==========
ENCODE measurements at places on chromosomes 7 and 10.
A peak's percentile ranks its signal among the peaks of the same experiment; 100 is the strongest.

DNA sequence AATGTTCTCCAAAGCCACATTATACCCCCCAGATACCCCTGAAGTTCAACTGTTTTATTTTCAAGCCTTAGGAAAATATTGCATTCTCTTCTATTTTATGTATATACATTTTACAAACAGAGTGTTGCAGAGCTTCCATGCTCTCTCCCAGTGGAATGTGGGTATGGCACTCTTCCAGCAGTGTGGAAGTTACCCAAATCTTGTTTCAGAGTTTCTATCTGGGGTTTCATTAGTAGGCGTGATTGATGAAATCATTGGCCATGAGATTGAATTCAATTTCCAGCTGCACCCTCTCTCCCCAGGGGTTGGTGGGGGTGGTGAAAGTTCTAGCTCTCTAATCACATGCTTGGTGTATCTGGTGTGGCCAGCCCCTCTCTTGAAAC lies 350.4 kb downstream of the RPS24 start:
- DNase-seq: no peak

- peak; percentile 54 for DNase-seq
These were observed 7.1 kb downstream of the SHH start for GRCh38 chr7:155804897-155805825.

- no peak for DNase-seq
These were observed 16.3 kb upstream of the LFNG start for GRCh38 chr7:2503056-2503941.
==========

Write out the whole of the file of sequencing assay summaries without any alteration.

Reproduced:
ENCODE measurements at places on chromosomes 7 and 10.
A peak's percentile ranks its signal among the peaks of the same experiment; 100 is the strongest.

DNA sequence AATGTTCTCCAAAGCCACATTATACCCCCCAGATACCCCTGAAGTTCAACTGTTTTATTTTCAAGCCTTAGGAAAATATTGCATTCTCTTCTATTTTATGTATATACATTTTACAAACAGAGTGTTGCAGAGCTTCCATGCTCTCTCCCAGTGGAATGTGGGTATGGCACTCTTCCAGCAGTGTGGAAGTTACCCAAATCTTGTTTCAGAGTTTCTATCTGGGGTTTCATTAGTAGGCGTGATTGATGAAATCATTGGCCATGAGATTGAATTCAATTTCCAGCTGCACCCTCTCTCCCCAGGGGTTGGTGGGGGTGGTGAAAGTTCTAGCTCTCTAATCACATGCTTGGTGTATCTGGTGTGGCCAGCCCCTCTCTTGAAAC lies 350.4 kb downstream of the RPS24 start:
- DNase-seq: no peak

- peak; percentile 54 for DNase-seq
These were observed 7.1 kb downstream of the SHH start for GRCh38 chr7:155804897-155805825.

- no peak for DNase-seq
These were observed 16.3 kb upstream of the LFNG start for GRCh38 chr7:2503056-2503941.